By: Aimee Hart, M.A.
“Trauma-informed.” Nearly everyone is touting themselves as being “trauma-informed” nowadays. Is your church trauma-informed? Defining the terms in conversations such as this is important because of the irony that if everyone is, no one is. Clinically speaking, trauma is defined as exposure to actual or threatened death, serious injury, or sexual violence experienced directly, personally witnessed, learning that it has happened to a close relative or friend, or experiencing repeated exposure to it (American Psychiatric Association, 2013). Not everyone who has experienced a trauma becomes traumatized by it though. In fact, about 80% of survivors never develop traumatic symptomatology. When someone is traumatized, generally speaking, it is because the traumatic experience (one time event or long-term relational or situational experiences) overwhelmed their individual coping strategies and/or they had no person or network of people to emotionally support them through it or help them make some kind of sense of it. Often, the symptoms of having been traumatized diffuse in three or four weeks, but sometimes symptoms evolve into much more complex suffering that involves “miscommunications” between the brain and body which can last for years if not treated. The experience of ongoing posttraumatic symptoms is referred to as posttraumatic stress.
Posttraumatic stress symptoms tend to manifest in certain areas including unwanted thoughts/ memories, sometimes followed by automatic reactions to them, attempts to avoid the unwanted thoughts/memories or environments, and negative alterations of mood and thought processes that can look like depression or anxiety, jumpiness, concentration and memory troubles among a host of other things too numerous to differentiate here. Thoroughly understanding these things is foundational to becoming truly trauma-informed because they speak directly to processes and procedures that will support a survivor versus those that present higher than necessary risks of triggering someone’s posttraumatic sensitivities. It is important to understand that it is not possible to eliminate all the ways any traumatized person could be triggered in your church and that this is not the point whatsoever. Rather, a trauma-informed church will have helpful accommodations available for the traumatized person who may need extra support at some random moment throughout their time in your church.
This article offers trauma-informed suggestions to churches that highlight Orphan Sunday and aim to support adoptive families throughout the year.
1). Orphan Sunday. Church people are known supporters of adoption – especially on Orphan Sunday, when they showcase a beautiful story and take up a generous offering for a family raising finances to adopt or for parachurch organizations that support orphans. Adoptive families often wonder where all that support went after their adoption was finalized. Many families find themselves dealing with undisclosed special needs or extreme emotional issues they were not prepared to deal with. They frantically make doctors and counselors appointments trying, trying, and trying again to help their child settle into their family. This family often plugs along in the trenches, becoming isolated in the chaos, confusion, and exhaustion of it all. A trauma-informed church finds ways to support these families on Orphan Sunday and all year.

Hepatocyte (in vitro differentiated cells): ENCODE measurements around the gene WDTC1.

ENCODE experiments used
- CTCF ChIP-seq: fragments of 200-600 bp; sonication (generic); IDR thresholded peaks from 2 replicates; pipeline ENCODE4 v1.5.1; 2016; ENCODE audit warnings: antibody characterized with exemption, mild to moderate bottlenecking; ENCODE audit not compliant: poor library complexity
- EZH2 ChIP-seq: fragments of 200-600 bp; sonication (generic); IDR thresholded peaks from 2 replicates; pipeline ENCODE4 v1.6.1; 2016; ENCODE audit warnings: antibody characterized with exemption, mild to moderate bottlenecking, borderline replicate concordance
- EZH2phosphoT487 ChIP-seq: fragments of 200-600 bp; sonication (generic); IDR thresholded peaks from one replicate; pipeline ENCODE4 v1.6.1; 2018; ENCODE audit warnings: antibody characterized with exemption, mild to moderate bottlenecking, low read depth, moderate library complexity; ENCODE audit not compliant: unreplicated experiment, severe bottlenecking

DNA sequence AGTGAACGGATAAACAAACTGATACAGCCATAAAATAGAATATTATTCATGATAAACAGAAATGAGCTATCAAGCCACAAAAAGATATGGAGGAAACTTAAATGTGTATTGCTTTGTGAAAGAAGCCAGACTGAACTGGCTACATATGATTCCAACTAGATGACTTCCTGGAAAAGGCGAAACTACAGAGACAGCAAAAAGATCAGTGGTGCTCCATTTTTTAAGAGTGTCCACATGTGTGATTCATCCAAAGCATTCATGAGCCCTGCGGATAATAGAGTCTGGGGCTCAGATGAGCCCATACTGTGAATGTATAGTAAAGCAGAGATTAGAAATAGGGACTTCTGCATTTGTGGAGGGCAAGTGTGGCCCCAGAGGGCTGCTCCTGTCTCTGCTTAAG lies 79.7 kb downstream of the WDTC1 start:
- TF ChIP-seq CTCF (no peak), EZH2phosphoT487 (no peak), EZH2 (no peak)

2). Become attachment informed. Adoptive parents must work INCREDIBLY HARD to gain the trust of their children and to differentiate themselves from all other caretakers. This can be a monumental task for children who have come out of international orphanages or if they have been through multiple foster homes. Most of the time, it takes several years so while you may think things look “normal,” the family knows they are not “there” yet and they need you to be trauma-informed so that their children can continue to attend and participate in church activities.
3). Trauma-informed boundaries. Children who have had multiple caretakers or who have been sexually abused/exploited are often confused about who the “good guys” are. Firm boundaries are critical for their healing. Sadly, well-meaning, church people can be the worst at overstepping the physical and emotional boundaries necessary for healing, merely out of lack of education. Gift-giving is one unexpected place boundary crosses frequently happen, but hugging or holding children with traumatic backgrounds might be the most significant boundary issue that must be addressed.
3). Become “trigger” informed. Children are obviously not able to explain that they have been triggered into a fearful memory so it is important to understand that while all children might do “x”, not all children have the same motivations for doing “x”. Children’s trauma triggers are often environmental/sensory in nature and rarely able to be discerned by caretakers, teachers, or leaders. Children can be set off by smells, sounds, snacks, or even crafts. Sometimes it is the tone of voice or just a look on the face of a teacher. It can simply be being told ‘no’. It is imperative to remember that no one on the planet knows their adopted child better than they do! Develop a parent-directed trigger-management plan and try your best to meet the child’s needs so that the parents can worship and fellowship. They need this hour with Jesus and His community more than they show it!